How “The Colour of God” invites deep reflection 

By Mashal Butt

On a rainy late Tuesday afternoon, I was dragging my feet across the room to find something to do in order to pass time till Iftar. I decided to pick up Ayesha Chaudhry’s The Colour of God. I got cozied in bed and started reading. The next thing I knew, hours had passed and I was struggling to put the book down. I only retreated from reading to send Chaudhry a quick note about her moving voice and to break my fast. 


From growing up with a puritanical version of Islam, to critiquing the white supremacist and capitalist Canada, Chaudhry pens deep personal essays on race, family, immigration, colonisation, tragedy to reflect on the complexity of life, faith and identity. Through the powerful rawness in her voice, Chaudhry fosters space for the very real, very brutal experiences of being Muslim, of being South-Asian in Canada in her latest book.


The Colour of God talks about love and loss, shame and fear, joy and grief. It encompasses what it is to be a living, breathing people in communities and resists simplistic overtones. It explores the murky, the complex, the chaotic within all of us. It explores communities, varying communities and how our lives are not lived in vacuums. And how such full lives in turn impact our identities as we move through the world.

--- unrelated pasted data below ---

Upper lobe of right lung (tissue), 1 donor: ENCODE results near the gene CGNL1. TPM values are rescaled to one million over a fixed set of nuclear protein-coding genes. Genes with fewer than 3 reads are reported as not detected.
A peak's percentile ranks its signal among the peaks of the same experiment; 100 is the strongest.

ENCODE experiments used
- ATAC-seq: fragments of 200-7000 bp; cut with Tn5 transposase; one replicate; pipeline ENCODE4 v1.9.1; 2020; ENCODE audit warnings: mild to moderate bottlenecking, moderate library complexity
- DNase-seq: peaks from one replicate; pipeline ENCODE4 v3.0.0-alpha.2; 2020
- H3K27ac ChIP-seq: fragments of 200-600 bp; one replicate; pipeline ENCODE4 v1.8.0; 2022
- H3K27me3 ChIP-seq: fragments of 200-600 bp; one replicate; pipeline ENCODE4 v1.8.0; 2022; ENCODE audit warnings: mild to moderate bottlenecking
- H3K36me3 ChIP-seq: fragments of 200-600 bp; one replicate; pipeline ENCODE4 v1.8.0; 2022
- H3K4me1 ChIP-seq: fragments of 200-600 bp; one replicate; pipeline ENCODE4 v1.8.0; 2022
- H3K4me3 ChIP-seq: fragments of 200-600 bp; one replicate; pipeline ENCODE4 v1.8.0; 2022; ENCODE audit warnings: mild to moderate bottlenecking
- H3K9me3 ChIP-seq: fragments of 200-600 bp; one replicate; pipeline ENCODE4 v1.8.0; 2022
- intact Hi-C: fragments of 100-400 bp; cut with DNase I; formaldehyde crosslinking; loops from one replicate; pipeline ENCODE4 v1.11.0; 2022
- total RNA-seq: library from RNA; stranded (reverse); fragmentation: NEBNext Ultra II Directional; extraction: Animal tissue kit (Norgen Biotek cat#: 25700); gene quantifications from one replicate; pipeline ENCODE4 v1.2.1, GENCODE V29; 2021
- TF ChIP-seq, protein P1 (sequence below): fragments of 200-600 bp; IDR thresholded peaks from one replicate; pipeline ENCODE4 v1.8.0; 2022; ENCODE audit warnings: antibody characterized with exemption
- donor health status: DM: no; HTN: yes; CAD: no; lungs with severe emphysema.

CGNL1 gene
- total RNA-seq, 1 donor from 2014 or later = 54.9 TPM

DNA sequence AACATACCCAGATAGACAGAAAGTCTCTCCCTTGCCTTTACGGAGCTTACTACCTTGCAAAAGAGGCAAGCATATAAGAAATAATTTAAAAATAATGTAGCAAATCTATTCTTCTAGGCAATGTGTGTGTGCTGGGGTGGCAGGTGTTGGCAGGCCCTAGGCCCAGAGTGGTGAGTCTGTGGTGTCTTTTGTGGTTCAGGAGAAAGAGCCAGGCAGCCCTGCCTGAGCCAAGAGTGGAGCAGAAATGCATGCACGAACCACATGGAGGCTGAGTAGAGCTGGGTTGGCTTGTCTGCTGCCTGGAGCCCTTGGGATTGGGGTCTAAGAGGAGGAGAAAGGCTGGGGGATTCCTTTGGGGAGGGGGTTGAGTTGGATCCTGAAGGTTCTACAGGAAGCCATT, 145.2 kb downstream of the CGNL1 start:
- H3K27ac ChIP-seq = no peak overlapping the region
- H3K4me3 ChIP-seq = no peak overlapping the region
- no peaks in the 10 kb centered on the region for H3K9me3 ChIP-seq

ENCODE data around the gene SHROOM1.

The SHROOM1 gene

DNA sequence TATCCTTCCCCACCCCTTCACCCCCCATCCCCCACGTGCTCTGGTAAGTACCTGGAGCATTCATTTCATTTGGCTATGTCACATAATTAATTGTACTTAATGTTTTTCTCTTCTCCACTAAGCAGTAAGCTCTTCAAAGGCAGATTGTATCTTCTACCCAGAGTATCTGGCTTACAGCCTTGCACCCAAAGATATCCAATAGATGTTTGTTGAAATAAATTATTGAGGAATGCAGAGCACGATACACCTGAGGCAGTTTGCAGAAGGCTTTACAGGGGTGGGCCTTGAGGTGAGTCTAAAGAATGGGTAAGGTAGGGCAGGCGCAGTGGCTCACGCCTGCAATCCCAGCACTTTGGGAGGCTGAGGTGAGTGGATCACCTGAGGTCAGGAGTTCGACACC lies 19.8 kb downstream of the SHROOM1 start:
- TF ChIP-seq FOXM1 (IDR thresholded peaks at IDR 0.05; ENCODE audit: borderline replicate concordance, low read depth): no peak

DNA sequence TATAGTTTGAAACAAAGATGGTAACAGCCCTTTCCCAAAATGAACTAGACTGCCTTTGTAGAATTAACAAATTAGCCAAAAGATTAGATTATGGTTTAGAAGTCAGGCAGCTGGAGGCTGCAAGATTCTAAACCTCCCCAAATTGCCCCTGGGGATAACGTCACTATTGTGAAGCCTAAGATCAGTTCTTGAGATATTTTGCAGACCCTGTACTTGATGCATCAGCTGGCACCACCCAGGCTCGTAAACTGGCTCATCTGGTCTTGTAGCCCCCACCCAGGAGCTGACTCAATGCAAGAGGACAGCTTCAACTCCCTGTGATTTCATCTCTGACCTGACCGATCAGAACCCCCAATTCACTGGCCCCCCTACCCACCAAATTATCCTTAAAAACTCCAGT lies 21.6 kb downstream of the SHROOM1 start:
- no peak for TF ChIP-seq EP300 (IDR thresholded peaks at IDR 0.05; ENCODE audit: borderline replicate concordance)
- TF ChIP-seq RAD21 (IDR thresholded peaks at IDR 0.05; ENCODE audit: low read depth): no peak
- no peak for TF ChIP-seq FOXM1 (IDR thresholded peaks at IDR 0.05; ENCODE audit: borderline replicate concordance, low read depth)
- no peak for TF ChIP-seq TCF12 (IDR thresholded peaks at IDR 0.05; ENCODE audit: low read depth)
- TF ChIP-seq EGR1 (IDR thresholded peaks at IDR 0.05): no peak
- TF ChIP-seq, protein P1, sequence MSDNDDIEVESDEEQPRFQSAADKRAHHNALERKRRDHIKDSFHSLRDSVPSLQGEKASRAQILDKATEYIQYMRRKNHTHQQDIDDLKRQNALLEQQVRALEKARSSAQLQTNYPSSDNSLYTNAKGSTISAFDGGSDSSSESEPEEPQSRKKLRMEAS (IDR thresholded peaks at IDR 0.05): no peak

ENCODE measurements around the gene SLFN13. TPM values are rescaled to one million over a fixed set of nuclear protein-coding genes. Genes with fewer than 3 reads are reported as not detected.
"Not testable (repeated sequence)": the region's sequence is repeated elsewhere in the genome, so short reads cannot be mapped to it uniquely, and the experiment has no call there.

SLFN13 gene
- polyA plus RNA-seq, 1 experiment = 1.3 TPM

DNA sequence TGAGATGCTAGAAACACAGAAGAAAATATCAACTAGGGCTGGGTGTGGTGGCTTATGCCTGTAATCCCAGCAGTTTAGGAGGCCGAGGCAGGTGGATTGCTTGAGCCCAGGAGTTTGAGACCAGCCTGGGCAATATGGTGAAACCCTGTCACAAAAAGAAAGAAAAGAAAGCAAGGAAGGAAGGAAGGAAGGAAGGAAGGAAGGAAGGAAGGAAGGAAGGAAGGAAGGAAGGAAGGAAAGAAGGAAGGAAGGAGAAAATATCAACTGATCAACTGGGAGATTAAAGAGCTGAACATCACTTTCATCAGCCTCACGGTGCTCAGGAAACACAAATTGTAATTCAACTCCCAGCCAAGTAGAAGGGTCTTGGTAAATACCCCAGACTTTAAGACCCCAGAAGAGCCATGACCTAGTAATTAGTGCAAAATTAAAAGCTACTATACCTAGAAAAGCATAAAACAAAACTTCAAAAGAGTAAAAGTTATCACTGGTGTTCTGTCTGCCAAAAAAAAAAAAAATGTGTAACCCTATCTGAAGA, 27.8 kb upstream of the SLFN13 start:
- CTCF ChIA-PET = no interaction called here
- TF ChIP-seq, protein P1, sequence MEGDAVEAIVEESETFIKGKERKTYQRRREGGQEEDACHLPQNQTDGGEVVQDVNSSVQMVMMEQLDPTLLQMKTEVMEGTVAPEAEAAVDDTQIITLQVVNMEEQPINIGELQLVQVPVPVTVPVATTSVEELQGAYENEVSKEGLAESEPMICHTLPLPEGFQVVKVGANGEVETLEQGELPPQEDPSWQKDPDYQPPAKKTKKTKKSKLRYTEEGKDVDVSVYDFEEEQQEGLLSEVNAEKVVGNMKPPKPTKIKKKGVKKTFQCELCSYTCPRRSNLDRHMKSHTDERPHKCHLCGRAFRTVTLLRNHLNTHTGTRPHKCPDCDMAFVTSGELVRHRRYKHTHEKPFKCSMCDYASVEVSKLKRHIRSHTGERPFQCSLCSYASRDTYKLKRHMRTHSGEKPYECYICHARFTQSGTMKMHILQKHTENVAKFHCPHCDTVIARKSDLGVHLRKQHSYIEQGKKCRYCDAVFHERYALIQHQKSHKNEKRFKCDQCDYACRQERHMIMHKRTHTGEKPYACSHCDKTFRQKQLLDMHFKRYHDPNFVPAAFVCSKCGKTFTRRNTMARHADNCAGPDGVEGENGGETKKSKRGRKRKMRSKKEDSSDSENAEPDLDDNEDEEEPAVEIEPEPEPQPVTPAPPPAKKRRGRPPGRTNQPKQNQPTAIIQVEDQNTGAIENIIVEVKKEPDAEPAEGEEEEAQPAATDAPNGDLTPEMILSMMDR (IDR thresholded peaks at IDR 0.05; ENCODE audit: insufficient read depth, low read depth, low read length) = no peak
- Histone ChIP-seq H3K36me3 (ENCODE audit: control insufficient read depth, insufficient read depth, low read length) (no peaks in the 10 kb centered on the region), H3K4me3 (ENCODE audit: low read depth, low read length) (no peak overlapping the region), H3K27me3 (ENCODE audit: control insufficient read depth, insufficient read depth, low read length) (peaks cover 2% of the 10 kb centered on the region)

No one fits in a box. Ever. Humans, by their definitions, are leaky. We cannot be contained. 


An Associate Professor of Islamic studies and Gender studies at the University of British Columbia, Chaudhry’s reparative voice opens up communication with the Muslim, South-Asian reader by beautifying the text with Urdu and Arabic phrases and exclamations. As a South-Asian, reading the “Uffs” in the book make you feel like a giddy kid. But she does more than just effortlessly reflect the South-Asian experience. 


Weaving in her experiences of wearing the niqab and the hijab, something the West is obsessed about when it comes to Islam, Chaudhry deliberately commits an act of resistance by refusing to reduce the act of veiling to the mainstream binaries of oppression or liberation. Chaudhry talks at length about the veil and her experiences with it, but never does she descent into the pit of the black and white narrative that we are so used to when it comes to veiling. She never answers for the reader her decisions regarding the veil in plain yes or no. Instead, she designates the veil as a mirror and invites us all to challenge our own biases, to transcend the black and white binary and to explore complexities of life and identity. She turns the table on its head and asks, rather demands us to do some reflective work. 


What this does is that it stirs something in you. Something recognisable but at the same time, unrecognisable. Just like Chaudhry is trying to work her way through how countless life experiences and incidents have shaped her who she is today, she is reaching out and inviting us to do the same. To work together and to learn and unlearn from our past selves. To challenge our present selves.


The Colour of God is written with love. It sparks joy as you move through the book. You laugh. You cry. You reflect. You feel. There is something for everyone to resonate with. And this is what makes Chaudhry’s voice and her book a gift.   

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